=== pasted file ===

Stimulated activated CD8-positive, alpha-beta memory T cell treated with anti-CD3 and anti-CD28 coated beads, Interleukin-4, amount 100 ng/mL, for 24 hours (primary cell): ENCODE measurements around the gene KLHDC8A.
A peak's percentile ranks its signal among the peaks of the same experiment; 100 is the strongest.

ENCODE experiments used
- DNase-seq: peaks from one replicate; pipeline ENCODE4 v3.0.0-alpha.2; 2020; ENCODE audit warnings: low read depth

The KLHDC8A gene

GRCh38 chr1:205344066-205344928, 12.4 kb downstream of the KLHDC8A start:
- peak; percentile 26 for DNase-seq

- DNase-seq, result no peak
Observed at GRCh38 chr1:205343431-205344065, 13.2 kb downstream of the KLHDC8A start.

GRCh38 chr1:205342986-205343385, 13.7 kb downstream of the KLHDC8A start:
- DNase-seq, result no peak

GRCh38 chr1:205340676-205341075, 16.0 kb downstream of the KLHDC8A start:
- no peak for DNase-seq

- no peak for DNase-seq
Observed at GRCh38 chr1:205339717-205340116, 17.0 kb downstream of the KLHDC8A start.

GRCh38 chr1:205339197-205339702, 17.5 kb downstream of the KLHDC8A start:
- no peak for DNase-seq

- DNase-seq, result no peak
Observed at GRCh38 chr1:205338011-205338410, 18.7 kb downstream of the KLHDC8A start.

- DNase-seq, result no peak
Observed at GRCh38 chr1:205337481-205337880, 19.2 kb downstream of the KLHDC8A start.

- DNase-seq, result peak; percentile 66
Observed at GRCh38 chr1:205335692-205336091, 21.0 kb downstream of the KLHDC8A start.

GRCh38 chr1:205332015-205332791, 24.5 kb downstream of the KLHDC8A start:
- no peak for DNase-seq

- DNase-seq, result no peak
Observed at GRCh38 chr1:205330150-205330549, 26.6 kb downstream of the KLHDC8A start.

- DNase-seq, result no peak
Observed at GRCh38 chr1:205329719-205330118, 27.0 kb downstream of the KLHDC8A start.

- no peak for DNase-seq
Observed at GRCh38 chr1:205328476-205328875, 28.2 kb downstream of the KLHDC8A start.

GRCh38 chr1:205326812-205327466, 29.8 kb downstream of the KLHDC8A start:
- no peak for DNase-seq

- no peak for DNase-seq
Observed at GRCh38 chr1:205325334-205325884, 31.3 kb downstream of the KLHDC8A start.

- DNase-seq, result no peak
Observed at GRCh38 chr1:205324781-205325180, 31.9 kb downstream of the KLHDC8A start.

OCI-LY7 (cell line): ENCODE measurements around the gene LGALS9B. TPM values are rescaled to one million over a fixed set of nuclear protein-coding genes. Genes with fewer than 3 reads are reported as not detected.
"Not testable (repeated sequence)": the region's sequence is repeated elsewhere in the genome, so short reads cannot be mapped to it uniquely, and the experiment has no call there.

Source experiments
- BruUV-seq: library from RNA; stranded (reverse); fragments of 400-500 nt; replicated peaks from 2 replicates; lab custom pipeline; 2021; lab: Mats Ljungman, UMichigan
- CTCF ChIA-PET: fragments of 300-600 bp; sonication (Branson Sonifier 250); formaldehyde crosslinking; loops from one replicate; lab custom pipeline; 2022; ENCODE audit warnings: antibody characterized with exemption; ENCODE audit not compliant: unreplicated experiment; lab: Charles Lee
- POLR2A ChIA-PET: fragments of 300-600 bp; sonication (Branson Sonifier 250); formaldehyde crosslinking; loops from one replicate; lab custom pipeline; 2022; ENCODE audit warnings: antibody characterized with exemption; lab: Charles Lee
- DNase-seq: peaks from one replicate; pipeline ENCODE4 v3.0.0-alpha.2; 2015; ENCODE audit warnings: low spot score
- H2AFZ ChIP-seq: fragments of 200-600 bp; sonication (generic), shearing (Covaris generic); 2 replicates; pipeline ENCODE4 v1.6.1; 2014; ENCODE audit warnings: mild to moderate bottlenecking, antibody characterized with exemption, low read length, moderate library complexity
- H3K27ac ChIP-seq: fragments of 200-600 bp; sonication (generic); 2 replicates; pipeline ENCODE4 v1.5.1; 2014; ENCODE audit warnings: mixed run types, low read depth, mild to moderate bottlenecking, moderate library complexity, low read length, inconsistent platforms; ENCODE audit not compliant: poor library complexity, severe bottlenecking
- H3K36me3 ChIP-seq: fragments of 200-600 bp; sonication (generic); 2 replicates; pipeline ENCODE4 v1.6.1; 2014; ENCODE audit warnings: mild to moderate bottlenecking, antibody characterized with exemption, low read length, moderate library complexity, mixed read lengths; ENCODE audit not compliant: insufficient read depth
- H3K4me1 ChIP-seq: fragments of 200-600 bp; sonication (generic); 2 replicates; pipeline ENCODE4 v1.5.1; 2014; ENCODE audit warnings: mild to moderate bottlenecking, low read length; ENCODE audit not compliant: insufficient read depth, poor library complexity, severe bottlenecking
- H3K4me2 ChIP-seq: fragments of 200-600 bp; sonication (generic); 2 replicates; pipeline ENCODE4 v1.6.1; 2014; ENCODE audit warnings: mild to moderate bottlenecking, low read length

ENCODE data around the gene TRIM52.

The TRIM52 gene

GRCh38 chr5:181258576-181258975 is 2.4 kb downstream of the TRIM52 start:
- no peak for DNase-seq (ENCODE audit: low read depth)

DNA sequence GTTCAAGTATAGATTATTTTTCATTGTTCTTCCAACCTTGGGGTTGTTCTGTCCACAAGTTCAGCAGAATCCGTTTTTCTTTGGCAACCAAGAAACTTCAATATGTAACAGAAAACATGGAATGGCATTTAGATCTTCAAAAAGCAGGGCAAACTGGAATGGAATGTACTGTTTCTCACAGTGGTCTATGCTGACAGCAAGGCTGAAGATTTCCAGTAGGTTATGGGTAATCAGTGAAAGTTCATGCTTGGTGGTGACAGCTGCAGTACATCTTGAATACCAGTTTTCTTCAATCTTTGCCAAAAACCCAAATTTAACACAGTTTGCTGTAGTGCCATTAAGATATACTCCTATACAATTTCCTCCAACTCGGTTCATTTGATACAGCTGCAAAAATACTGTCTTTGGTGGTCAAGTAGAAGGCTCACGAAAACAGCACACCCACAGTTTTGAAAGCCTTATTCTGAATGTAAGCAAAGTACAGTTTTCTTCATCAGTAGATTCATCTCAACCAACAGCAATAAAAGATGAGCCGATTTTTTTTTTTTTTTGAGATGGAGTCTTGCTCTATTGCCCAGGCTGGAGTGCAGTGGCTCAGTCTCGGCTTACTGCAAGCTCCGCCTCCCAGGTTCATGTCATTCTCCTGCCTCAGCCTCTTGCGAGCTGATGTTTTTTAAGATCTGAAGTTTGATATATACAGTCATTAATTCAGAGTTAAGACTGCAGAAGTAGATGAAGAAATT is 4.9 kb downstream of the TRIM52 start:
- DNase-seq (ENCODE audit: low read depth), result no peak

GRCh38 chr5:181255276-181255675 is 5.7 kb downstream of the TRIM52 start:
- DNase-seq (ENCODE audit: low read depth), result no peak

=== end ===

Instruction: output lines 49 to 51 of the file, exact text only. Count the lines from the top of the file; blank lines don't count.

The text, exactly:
- H3K4me2 ChIP-seq: fragments of 200-600 bp; sonication (generic); 2 replicates; pipeline ENCODE4 v1.6.1; 2014; ENCODE audit warnings: mild to moderate bottlenecking, low read length

ENCODE data around the gene TRIM52.

The TRIM52 gene